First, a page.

Strength training in football

Why you should now get started with strength training during the winter break

 

Hardly any other professional in the world has developed as much as Leon Goretzka in recent months. Bayern Munich’s midfielder has become an integral part of the Champions League winner's line-up and is well on the way to earning the "world class" seal of approval in the future.

Unmistakably and probably also in causal connection with his recent performance explosion: a biceps like Hulk, a neck like a bull.

Physically, Leon Goretzka made ideal use of the corona-related football break in April. How you, too can make perfect use of your seasonal winter break for weight training is explained in the answers to the most frequently asked user questions of the past years.

 

 

What should you always bear in mind when doing weight training during the winter break?

The year 2020 was a stressful one - physically, but above all mentally. Of course you should first enjoy your well-deserved winter break. To get physically and mentally fit and ready to perform again.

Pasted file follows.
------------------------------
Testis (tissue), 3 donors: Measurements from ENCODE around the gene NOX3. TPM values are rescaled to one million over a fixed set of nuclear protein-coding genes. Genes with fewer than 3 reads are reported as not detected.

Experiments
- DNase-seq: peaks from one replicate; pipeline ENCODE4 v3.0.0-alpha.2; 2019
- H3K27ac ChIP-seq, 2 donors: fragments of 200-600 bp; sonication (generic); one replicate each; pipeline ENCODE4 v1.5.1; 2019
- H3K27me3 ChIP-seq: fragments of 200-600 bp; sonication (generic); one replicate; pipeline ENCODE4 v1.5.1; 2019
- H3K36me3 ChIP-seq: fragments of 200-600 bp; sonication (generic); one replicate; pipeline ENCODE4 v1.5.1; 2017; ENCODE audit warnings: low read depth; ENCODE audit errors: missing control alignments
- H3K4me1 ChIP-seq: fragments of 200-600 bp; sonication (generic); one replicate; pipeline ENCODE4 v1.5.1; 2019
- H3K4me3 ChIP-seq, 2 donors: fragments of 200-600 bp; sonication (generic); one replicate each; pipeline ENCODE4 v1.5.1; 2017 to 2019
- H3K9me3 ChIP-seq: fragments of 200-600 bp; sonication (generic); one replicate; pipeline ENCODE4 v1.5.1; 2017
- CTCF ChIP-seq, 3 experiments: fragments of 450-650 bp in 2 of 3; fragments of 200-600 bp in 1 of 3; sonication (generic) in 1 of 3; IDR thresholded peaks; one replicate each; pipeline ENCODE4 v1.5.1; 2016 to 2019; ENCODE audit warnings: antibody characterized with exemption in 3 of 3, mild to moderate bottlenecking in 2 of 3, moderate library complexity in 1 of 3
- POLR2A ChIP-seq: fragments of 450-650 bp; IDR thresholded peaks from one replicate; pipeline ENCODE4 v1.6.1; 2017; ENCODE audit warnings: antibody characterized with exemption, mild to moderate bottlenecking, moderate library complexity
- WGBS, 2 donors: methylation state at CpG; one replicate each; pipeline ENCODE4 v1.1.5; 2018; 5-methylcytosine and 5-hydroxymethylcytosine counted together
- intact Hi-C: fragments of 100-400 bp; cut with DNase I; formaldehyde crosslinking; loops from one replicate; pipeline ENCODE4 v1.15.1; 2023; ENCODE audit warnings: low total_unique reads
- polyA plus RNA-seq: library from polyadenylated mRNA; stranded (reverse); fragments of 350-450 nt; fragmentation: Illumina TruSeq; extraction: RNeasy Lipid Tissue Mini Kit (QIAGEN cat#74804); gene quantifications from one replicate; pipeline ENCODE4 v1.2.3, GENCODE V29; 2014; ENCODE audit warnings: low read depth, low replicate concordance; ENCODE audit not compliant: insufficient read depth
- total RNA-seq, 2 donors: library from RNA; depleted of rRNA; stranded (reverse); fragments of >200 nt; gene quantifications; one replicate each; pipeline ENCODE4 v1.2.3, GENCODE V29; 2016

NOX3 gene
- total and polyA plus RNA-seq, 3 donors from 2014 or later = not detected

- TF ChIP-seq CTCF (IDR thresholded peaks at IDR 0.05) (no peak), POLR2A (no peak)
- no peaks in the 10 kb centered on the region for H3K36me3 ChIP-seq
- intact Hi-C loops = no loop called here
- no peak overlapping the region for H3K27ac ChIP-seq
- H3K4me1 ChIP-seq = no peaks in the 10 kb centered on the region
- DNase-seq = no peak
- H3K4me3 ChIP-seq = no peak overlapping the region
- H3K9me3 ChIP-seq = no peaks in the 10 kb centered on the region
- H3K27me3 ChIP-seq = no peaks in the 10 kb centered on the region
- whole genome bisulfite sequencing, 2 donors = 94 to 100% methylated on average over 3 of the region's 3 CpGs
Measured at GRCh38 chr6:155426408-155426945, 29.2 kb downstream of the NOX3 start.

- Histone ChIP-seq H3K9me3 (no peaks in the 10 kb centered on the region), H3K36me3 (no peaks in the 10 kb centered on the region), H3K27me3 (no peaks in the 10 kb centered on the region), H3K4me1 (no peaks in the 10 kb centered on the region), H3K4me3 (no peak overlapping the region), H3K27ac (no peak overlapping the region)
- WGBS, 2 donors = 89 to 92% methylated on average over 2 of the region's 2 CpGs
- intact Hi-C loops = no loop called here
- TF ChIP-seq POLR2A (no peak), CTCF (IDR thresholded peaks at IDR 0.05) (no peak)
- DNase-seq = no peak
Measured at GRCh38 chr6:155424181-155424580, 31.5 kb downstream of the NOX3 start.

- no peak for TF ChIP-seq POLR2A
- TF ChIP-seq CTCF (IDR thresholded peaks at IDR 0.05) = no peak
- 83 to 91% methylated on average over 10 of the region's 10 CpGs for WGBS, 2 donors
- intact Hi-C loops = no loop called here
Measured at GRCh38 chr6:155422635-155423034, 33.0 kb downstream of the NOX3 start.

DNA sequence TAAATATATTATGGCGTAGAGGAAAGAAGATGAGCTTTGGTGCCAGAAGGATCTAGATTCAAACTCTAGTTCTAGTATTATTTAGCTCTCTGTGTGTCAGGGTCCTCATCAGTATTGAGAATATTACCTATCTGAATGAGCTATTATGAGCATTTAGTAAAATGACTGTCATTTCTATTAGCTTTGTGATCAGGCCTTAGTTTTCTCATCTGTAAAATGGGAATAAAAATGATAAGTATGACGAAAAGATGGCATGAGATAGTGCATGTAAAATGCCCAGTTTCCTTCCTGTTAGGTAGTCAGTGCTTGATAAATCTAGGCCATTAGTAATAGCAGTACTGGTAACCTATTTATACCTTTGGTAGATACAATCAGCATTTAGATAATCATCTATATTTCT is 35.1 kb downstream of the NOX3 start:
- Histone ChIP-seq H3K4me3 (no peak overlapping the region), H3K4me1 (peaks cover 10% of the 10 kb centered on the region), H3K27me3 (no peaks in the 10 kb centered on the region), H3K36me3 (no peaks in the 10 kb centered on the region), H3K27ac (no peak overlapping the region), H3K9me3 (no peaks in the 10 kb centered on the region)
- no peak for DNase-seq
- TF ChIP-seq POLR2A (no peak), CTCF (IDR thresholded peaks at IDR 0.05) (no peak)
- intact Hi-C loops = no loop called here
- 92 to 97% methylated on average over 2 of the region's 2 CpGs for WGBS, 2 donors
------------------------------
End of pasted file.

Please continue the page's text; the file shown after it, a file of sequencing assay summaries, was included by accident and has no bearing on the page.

However, the time off is at the same time the key to a season in top form.

Only in this phase of the season can we work with you „full time“ on your goals. No consideration needs to be given to match days or team training. You, your and your improvement front and center. Your game. Your decision.

One thing is important for you:

Don't be one of those players who find out after Christmas that the preparation will start soon.

By then you will already have lost some of your stamina and will have too little time to get back to your previous level of performance.

 

When’s the best time to start weight training again during the winter break?

First and foremost, we would recommend that you always listen to your body, especially if you had minor or major aches and pains at the end of the preliminary round. 

 

 

However, you should not put your legs up for several weeks at a time and spend December on the couch until the Christmas goose.

Even after a short period of inactivity, a complete break has a negative effect on your metabolism and, in the long term, on your physical resilience.

 

Digression: How quickly do you lose skills through inactivity?

The first thing to go is stamina

After a break of about 10 days you will lose about 5-10 percent of your endurance performance.

As a rough guide, you can also calculate this loss, but for a 30-day break, this would be a rough guide value of 15-30 percent.

If you stop any sporting activity altogether - i.e. you do not use any muscular stimuli - you are signaling to your body that the existing musculature is "no longer needed". 

 

The second withdrawal goes to the strength values

After a further ten days you will not only have lost 10 - 20 percent of your endurance capacity, but your strength values will also gradually decrease.